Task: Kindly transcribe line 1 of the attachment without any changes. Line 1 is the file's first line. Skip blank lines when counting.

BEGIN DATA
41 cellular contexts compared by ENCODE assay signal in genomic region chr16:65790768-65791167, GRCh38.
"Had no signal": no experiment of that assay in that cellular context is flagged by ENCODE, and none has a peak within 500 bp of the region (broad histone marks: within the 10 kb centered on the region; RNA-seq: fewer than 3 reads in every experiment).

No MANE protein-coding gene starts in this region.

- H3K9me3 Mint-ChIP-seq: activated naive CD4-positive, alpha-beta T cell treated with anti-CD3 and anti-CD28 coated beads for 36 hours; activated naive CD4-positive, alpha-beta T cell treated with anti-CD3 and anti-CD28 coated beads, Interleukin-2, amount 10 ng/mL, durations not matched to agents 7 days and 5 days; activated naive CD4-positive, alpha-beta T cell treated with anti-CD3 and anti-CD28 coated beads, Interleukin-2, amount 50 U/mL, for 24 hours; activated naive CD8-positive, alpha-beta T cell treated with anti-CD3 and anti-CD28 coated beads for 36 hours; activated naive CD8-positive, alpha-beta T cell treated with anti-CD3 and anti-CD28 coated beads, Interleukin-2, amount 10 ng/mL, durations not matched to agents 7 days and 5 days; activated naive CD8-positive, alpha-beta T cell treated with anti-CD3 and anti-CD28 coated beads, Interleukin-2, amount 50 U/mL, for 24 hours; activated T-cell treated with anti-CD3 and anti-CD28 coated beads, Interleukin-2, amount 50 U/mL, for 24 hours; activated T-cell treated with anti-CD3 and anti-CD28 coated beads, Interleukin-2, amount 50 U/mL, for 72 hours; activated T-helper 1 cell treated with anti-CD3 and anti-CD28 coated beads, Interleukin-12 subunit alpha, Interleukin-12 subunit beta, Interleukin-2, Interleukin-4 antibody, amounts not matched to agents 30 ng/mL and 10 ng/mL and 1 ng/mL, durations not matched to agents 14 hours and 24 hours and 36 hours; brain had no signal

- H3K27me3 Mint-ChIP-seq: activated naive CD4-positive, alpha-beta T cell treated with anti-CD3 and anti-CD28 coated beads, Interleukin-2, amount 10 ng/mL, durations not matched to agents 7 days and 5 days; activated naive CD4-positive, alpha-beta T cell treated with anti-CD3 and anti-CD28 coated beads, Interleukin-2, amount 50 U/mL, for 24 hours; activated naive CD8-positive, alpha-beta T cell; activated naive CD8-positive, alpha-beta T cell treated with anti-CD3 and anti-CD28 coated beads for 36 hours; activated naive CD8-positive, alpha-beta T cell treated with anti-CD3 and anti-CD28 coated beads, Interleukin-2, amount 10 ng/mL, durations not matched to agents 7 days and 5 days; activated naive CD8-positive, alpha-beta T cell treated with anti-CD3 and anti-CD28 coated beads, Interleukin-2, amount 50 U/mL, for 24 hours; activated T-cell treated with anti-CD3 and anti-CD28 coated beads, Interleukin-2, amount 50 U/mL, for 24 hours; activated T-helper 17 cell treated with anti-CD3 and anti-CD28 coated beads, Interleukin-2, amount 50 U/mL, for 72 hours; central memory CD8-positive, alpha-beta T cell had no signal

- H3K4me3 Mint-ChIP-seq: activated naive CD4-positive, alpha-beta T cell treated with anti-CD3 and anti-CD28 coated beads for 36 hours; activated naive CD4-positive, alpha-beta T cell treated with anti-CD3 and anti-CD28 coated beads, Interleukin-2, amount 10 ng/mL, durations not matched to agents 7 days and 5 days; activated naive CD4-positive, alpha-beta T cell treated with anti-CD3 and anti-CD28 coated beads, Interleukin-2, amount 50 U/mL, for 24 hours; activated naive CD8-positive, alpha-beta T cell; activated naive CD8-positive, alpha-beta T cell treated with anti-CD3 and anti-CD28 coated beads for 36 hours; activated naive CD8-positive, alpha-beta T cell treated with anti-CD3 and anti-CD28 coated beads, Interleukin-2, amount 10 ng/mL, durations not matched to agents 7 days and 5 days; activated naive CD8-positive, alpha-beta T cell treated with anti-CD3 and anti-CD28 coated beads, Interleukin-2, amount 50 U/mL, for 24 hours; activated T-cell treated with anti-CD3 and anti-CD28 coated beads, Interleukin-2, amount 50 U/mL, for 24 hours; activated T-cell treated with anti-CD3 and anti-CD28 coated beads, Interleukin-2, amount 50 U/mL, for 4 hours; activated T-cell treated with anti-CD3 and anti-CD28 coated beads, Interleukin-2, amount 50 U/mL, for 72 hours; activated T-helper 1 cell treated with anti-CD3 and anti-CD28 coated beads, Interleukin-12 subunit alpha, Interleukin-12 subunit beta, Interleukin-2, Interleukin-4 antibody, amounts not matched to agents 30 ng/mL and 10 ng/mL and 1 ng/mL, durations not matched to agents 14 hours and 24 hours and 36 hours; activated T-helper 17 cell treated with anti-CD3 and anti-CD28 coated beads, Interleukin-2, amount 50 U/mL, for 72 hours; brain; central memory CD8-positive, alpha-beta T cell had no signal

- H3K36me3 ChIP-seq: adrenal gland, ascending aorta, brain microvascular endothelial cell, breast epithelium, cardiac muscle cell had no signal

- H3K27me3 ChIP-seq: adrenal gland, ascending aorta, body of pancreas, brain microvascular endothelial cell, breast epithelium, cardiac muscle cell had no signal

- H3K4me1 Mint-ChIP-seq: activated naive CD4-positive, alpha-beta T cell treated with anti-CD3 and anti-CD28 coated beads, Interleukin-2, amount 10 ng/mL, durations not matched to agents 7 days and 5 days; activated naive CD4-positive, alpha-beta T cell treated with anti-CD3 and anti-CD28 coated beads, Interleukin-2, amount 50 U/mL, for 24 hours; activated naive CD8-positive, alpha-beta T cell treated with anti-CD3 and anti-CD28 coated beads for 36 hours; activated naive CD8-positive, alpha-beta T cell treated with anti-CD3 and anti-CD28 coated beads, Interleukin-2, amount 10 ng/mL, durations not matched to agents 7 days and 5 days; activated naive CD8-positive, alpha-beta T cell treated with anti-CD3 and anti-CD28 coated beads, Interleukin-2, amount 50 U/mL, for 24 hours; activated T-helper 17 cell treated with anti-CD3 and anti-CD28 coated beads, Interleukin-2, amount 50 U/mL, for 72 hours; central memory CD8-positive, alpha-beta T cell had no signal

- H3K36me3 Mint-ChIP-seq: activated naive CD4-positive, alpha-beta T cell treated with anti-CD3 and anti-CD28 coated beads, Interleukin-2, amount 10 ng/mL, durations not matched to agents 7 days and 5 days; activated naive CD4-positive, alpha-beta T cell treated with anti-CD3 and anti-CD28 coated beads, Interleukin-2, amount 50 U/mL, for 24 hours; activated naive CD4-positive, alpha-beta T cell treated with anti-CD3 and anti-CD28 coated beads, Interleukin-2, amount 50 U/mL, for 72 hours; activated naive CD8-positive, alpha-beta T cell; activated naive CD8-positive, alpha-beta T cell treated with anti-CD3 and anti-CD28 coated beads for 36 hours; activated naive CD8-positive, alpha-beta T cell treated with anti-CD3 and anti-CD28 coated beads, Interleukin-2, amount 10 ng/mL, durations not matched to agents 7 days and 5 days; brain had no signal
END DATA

41 cellular contexts compared by ENCODE assay signal in genomic region chr16:65790768-65791167, GRCh38.